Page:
Bill T. Jones Choreographs Same Gestures to New Tone In Two World Premieres

Once upon a time, choreographer Bill T. Jones was considered the modern dance world's most visible "angry young man." In works such as "Last Night on Earth," "Last Supper at Uncle Tom's Cabin," and the epic but controversial "Still/Here," his creativity has been fired by hot issues and challenging social concerns. He has not been afraid to provoke, anger, offend, even preach in order to reach and move his audiences. Dance in general has been richer and a great deal more relevant because of it.

During the past few years, however, Jones has been less the angry young man than a focused, more mature artist who is very glad to be alive. (Ten years ago he was diagnosed as HIV positive.)

Jones's interests now lie less in furthering a specific agenda than in exploring and codifying the extraordinary moves that emanate with vigor and expressivity from his own body.

In his annual Dance Umbrella concerts of mixed repertory in Boston last week, Jones revealed his two latest works, both given their world premire. Jones is focusing on more formal concerns than in the past. While this makes for work that is harder to get a peg on and thereby less resonant, his exposition of movement, largely for its own sake and unencumbered by context, is no less challenging than in his earlier repertoire.

"Lisbon," in fact, is generated from earlier repertoire, choreographed in part as a chance to introduce Jones's newer dancers to some of the company's history. It is built on many of the gestures, characteristic isolations, even longer phrases and structuring ideas that are coming to be thought of as Jones's own special stylistic vocabulary.

"Lisbon" is set to a musical collage of quickly changing clips that range from hard rock to lyrical folk material, mostly from Spain and Portugal. These bits, some as short as 10 to 15 seconds, create a sense of disjunction, which Jones's compilation of fairly disparate choreography does little to dispel.

There is great attention to detail and everyday gestures - a clenched fist, a puzzled tug of the ear, a disdainful flick of the nose, a defiant tongue.

There are recurring bursts of sass and attitude, the arms crossed firmly against the chest, a sexy, unctuous roll of the hips or head. Off to one side, the tall, sensuously expressive Odile Reine-Adelaide leads a slow-moving chorus, providing a kind of sustained-movement chant against the more energetic phrases.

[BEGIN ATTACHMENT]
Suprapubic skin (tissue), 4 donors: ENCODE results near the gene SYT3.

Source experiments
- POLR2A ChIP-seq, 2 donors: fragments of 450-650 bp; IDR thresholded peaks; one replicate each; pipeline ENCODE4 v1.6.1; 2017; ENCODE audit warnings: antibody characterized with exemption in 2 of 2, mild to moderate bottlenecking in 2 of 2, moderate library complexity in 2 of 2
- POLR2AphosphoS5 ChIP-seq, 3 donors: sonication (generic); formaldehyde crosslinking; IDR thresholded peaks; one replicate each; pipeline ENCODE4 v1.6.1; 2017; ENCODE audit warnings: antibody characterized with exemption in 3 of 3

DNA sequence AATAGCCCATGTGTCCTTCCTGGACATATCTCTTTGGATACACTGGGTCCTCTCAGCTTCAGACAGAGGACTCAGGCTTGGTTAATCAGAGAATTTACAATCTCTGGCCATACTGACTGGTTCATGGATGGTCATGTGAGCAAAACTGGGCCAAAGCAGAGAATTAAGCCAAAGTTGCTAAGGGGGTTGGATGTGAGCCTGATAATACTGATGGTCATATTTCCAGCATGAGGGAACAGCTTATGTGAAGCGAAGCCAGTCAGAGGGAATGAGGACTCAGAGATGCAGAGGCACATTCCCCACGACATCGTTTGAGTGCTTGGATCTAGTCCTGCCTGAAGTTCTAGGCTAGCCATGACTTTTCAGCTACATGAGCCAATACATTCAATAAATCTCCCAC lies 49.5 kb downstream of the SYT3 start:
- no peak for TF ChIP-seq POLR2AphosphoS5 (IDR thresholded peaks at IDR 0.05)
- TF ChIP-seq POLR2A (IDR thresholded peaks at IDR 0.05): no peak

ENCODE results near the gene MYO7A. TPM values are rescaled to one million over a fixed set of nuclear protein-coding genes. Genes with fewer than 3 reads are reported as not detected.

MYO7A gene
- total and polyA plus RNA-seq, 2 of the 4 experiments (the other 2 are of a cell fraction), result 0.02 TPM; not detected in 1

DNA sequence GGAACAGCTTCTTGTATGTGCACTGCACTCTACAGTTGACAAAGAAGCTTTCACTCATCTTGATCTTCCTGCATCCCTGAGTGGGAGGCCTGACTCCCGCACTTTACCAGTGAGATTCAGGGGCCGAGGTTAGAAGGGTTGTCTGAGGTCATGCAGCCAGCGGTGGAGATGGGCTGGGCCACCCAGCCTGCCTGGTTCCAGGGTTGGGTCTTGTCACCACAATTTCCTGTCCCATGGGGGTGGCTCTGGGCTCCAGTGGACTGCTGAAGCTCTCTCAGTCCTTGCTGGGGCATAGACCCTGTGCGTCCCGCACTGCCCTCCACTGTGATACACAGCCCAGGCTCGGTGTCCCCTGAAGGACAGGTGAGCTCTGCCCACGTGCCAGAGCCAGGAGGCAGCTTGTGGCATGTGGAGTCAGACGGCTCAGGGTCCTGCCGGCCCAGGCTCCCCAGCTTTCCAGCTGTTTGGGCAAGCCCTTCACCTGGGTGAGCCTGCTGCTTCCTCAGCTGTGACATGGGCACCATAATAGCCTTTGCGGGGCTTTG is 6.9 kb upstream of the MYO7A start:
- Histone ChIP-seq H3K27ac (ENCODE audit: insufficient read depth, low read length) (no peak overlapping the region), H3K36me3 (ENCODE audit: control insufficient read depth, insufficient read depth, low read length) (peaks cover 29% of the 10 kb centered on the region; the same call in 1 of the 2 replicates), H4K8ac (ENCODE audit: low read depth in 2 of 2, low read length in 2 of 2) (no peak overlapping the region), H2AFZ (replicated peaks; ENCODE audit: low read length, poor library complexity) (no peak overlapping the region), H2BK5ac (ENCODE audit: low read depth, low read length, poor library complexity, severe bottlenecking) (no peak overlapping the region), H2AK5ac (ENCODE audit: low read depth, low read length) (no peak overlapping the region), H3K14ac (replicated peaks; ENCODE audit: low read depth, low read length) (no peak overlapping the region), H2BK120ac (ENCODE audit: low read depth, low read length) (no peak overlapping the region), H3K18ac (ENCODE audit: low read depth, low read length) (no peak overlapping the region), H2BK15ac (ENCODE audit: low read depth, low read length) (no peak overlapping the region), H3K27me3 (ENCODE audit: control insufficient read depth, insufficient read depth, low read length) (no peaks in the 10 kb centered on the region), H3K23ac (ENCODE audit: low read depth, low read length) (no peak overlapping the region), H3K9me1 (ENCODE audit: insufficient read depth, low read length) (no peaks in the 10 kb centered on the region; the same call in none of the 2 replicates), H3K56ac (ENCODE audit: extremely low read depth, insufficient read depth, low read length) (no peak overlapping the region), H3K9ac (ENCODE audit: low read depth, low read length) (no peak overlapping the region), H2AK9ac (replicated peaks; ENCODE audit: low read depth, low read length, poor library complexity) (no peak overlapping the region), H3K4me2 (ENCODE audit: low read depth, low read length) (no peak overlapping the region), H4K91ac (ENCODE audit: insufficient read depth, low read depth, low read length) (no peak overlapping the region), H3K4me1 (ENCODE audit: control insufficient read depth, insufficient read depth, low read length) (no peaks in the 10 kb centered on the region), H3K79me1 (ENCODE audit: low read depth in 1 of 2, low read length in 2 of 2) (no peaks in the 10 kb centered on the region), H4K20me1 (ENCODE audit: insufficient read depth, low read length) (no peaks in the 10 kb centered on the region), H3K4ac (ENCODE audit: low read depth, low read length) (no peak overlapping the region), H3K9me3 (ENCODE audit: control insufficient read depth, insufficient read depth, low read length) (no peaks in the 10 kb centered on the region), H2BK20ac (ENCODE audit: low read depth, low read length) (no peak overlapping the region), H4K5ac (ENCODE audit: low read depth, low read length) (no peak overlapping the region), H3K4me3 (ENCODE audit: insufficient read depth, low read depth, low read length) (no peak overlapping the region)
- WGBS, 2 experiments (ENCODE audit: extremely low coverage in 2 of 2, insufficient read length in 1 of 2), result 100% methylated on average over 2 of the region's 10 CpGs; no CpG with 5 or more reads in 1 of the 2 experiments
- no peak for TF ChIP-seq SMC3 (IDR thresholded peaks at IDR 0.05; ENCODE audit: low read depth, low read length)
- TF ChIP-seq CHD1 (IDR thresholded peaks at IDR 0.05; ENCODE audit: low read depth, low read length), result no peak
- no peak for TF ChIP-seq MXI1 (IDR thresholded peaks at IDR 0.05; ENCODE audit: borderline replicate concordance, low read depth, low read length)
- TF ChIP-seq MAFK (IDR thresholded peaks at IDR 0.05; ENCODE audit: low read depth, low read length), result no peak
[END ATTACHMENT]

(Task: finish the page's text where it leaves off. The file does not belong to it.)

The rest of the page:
Clocking in at just over half an hour, "Lisbon" is a colorful, engaging work, but it doesn't cohere overall. There are some memorable moments, mostly in longer sections when Jones allows a musical selection to play itself out and provide a sense of context for the evolving movement.

Midway through, there is a circus-like section that is unforgettable. The piping of wooden flutes and Janet Wong's magisterial drumbeat usher in the arrival of Josie Coyoc, who slowly enters from the wings standing tall, regal, and commanding on the back of Germaul Barnes, crawling with an elephantine deliberation. The corps immediately begins a compelling ritualistic ceremony of homage.

And the work's final tableaux, with its flurry of entrances, exits and moments of repose, provides a perfect close, as dancers are cast in silhouette and framed by a slowly lowered black backdrop.

The abstract duet "G&B," which Jones danced with the luminous Janet Wong, is set to the music of Mozart. (The piece evolved out of a longer, larger work commissioned by the Lyon Opera Ballet, where he was resident choreographer from 1994-1995.) The music - movements from a string quartet, a divertimento, and an aria - gives a different color and tone to the movement, which ranges from Jones's playful, slightly rude wiggles and shimmies to Wong's extraordinarily elegant and luxuriously long-lined stretches and curls.

It is thrilling to see Jones perform - whether soaring through the air or hunched in a squat, he dances his own works like nobody else, with both impeccable technical facility and extraordinary presence and spirit.

* The Bill T. Jones/Arnie Zane Dance Company will appear in Austin, Texas, March 31-April 1; Seattle, April 3-April 5; San Francisco, April 6-7, Sao Paulo, Brazil, May 27-28; Rio de Janeiro, May 30-31; American Dance Festival, Durham, N.C., July 8-13; Jacob's Pillow, Beckett, Mass., July 13-20.

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